HRR Web Exclusive: 14 Typical Carb Symptoms & Their Causes

Jul 21, 2010

You’ve just finished a carburetor install for your customer and now the engine won’t start. What’s the problem? In this Web Exclusive, Hotrod & Restoration Technical Editor Mike Mavrigian discusses this and 13 other common problems associated with carburetors, and offers possible causes to help you with diagnose and solve the issue.

Symptom: Engine won’t start

Causes: Insufficient fuel in tank, don’t rely on your fuel gauge alone, especially with old or reconditioned sender and/or fuel gauge No or insufficient fuel delivery, check pump and filter Squirters clogged Incorrect ignition timing Faulty coil or coil wire

Symptom: Fuel runs out of the vent tube

Causes: Float level too high Fuel pressure too high Dirty needle and seat Stuck float

Symptom: Fuel leaks externally from throttle shaft

Causes: Float level too high Fuel pressure too high Misadjusted butterfly

Symptom: Engine runs rich at idle

Cause: Timing not advanced far enough Mixture too rich, turn screws in Float level too high Fuel pressure too high Butterfly misadjusted

Symptom: Engine stumbles under light acceleration

Causes: Mixture too lean Float level too low Butterfly misadjusted Faulty/inadequate accelerator pump operation, the most-common cause if an inadequate accelerator pump shot: Look at the discharge nozzle and verify that you have a good strong pump shot. Inspect the pump diaphragm for a hole or tear. Make sure that the pump passage is clean. Check pump adjustment: open and hold the throttle to WOT and push the pump arm down. Adjust the pump override spring to obtain 0.015″ clearance between the pump arm and lever. If you have a stumble with no black smoke from the exhaust, you need to increase the shooter size. If it stumbles and blows black smoke, you need to decrease shooter size.

Symptom: Engine stumbles under hard acceleration

Causes: Squirters too small Butterfly misadjusted

Symptom: Engine tends to surge at partial throttle

Causes: Idle mixture too lean, open screws Butterflies misadjusted Float level too low Jets too small

Symptom: Engine appears to be rich and produces black smoke at exhaust under hard acceleration

Causes: Float level too high Fuel pressure too high Jets too large

Symptom: Engine will not return to idle, engine speed too high

Causes: Timing not advanced enough Butterfly misadjusted Weak/missing return spring Worn/sticking throttle shaft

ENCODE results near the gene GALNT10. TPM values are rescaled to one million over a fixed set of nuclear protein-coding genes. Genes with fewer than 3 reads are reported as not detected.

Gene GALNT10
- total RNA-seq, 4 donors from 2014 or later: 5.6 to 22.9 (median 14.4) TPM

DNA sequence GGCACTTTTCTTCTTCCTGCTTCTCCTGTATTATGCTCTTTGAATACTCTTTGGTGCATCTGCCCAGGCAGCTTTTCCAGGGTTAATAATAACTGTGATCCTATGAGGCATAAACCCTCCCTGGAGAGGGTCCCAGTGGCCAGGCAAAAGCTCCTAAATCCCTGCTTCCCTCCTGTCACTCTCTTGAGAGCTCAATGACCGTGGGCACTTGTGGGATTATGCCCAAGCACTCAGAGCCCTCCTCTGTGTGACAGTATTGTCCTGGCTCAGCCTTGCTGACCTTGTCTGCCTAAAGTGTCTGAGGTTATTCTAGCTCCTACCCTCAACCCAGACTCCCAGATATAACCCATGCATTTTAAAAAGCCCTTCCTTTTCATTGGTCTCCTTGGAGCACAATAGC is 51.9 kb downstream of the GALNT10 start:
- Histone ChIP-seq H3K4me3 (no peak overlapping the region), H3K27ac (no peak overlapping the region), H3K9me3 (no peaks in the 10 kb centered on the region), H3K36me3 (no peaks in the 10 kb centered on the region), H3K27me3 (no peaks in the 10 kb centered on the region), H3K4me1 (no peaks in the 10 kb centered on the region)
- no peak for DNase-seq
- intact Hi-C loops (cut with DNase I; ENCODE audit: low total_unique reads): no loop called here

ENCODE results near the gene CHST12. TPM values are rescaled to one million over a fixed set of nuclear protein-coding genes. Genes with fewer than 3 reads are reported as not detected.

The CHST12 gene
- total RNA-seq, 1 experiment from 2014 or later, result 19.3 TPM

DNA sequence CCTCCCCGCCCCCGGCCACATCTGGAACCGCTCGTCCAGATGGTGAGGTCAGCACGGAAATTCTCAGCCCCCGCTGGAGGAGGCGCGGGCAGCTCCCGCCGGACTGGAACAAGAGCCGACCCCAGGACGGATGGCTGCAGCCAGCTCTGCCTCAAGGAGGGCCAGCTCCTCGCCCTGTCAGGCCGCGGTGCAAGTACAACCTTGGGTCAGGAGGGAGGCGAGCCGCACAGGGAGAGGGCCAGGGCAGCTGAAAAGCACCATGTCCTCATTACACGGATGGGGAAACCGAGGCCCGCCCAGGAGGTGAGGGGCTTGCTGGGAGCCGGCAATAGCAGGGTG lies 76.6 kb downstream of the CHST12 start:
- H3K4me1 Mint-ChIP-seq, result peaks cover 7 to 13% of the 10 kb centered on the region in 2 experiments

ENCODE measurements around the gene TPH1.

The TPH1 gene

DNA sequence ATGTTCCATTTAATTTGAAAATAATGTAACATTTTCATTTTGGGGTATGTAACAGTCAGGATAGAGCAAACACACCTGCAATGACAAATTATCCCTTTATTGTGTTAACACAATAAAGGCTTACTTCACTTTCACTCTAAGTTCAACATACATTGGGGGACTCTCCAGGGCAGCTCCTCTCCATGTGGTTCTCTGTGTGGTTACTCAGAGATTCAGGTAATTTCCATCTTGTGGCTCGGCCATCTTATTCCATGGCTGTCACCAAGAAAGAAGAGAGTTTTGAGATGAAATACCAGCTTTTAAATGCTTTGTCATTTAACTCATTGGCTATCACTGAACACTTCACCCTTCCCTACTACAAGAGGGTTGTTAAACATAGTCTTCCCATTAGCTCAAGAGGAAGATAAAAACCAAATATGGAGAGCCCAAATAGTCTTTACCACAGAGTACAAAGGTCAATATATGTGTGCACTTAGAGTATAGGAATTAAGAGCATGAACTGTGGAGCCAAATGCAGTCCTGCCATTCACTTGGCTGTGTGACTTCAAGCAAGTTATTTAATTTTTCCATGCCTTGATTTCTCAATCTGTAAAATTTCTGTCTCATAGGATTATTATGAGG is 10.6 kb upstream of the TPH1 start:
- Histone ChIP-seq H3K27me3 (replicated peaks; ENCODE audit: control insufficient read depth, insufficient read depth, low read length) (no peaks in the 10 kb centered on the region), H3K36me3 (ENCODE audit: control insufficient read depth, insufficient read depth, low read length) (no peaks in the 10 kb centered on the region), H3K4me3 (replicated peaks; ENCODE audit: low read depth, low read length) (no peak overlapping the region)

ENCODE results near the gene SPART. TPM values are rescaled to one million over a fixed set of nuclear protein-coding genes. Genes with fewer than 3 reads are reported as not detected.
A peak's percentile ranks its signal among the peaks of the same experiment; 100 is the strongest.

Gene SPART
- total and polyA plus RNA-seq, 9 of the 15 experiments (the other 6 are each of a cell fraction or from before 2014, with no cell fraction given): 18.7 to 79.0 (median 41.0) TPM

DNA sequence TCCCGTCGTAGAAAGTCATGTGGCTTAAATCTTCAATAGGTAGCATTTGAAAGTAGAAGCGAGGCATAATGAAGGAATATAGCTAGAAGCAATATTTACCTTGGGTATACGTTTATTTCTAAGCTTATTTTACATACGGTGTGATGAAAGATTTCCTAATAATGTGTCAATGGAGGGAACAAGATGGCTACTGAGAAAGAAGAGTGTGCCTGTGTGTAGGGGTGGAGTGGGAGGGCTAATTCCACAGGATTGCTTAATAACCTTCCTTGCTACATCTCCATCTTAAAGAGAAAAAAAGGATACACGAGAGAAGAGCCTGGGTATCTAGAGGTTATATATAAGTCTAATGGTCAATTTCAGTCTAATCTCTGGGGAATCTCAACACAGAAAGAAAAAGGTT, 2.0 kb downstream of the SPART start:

Symptom: Engine backfires through the carb

Causes: Idle mixture too lean Squirters too small Jets too small Float level too low

Symptom: Engine backfires through the exhaust

Causes: Float level too high Fuel pressure too high Jets too large Butterfly misadjusted

Symptom: With transmission in park, the secondaries will not open as the engine is revved

Causes: Note: the secondaries will not open by free-revving the engine as a load is required for the secondaries to open. To determine if the secondaries do open, install a paper clip onto the secondary diaphragm rod and push it up against the bottom of the secondary diaphragm housing. Test drive the vehicle under load. When you return and park the vehicle, inspect the position of the paper clip on the rod. If the clip is lower on the rod, this tells you that the secondaries did open and how far they opened. This is useful in determining if you need a lighter or heavier secondary spring.

Symptom: Puddle of fuel is pooled on the intake manifold after the vehicle has been driven, parked and shut off for a while

Causes: The most-common cause, aside from an external fuel leak, is fuel percolation. This can occur when the engine is shut off and engine temperature rises, causing the fuel in the bowl to boil and leak out of the boosters. Make sure that fuel level is not too high. Installing a phenolic heat spacer between the carb and manifold may cure the problem.

Symptom: Vacuum secondary carb-equipped engine bogs when the secondaries open

Causes: Bogging and hesitation can be caused by the secondaries opening too quickly. Installing a heavier secondary spring may cure this. If the engine is sluggish in response at WOT, this may indicate that the secondaries aren’t opening soon enough, which may require installing a lighter spring.